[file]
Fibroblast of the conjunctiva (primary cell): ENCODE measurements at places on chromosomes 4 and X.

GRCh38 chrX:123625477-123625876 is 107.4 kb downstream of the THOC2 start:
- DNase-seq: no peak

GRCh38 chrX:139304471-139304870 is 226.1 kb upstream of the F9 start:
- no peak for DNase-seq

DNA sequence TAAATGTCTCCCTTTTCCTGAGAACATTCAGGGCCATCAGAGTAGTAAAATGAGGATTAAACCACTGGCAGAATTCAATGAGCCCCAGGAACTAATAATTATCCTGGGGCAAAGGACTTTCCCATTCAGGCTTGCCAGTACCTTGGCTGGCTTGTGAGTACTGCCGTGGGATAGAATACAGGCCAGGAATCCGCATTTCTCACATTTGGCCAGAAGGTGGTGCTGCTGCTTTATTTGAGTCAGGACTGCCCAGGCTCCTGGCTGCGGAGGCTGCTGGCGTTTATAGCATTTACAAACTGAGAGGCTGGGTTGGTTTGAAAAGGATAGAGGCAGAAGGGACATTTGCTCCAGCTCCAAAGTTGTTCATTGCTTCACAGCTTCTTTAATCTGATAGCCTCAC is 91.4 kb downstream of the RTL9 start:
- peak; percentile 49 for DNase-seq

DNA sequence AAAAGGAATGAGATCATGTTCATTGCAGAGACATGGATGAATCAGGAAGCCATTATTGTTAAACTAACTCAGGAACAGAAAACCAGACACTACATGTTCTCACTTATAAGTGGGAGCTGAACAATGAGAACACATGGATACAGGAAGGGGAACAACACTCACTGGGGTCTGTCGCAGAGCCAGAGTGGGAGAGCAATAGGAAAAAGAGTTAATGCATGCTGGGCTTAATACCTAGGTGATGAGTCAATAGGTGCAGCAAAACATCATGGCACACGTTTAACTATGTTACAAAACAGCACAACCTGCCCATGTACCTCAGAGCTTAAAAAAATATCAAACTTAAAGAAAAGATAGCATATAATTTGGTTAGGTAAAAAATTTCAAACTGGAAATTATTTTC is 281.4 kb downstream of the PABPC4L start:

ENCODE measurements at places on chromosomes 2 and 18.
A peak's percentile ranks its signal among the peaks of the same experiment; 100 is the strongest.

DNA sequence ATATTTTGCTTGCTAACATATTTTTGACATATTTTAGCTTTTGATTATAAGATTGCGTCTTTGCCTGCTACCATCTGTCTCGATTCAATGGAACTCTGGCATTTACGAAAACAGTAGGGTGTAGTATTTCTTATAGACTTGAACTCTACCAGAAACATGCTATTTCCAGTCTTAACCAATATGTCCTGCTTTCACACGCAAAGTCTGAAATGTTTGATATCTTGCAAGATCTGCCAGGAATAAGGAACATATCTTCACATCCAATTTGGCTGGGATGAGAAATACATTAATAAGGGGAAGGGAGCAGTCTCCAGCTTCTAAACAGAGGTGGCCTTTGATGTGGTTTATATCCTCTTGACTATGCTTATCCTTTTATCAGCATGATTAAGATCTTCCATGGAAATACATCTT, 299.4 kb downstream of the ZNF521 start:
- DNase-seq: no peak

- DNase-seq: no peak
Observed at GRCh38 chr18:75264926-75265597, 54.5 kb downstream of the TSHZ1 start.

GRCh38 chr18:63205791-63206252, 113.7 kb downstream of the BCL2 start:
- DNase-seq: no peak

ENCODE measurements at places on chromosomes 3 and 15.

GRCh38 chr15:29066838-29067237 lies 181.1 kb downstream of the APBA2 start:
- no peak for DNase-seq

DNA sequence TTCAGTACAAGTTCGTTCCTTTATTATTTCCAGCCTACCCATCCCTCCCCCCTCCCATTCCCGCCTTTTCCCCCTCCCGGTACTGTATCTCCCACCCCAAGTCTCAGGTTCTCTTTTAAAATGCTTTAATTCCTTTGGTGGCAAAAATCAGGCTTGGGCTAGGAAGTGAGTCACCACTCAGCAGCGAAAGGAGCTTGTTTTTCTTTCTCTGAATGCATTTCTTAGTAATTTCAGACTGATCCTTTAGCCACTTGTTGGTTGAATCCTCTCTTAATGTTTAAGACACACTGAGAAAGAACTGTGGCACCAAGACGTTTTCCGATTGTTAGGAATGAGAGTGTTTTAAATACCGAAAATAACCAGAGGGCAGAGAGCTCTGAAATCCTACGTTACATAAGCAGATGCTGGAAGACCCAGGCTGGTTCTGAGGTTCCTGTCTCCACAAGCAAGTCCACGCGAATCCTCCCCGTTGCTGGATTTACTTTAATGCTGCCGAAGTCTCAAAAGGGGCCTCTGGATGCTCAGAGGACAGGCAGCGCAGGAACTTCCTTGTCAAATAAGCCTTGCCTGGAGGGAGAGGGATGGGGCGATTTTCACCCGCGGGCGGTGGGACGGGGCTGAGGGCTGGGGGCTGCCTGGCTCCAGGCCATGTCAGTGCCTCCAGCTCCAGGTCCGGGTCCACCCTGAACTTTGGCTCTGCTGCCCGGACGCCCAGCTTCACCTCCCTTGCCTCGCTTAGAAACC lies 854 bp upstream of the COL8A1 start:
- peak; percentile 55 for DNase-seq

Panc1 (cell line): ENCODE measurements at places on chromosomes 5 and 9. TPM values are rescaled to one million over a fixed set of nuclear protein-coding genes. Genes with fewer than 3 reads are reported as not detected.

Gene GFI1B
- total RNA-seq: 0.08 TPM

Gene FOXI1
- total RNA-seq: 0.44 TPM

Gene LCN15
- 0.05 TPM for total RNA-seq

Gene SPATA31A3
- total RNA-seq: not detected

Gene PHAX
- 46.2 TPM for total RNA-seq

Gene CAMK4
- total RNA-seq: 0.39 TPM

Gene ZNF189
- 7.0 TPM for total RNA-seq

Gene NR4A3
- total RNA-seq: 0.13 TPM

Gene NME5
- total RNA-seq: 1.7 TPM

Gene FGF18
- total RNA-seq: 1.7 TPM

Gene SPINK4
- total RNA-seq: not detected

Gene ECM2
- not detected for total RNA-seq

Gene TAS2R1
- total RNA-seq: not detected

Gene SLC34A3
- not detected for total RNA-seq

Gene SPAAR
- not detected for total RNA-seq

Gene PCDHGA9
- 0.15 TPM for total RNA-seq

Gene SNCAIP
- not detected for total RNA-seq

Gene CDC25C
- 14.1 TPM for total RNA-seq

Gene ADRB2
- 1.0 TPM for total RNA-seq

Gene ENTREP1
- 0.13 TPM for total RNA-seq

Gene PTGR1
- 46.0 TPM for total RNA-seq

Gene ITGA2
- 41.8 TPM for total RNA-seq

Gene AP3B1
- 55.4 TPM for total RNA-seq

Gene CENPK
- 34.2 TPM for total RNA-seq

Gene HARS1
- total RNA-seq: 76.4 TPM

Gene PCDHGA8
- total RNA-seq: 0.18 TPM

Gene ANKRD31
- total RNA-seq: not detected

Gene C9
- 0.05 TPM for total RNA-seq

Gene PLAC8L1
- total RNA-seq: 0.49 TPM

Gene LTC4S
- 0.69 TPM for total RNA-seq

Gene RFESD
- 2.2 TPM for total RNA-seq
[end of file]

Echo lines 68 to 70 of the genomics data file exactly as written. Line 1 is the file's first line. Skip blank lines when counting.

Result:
- 55.4 TPM for total RNA-seq

Gene CENPK
- 34.2 TPM for total RNA-seq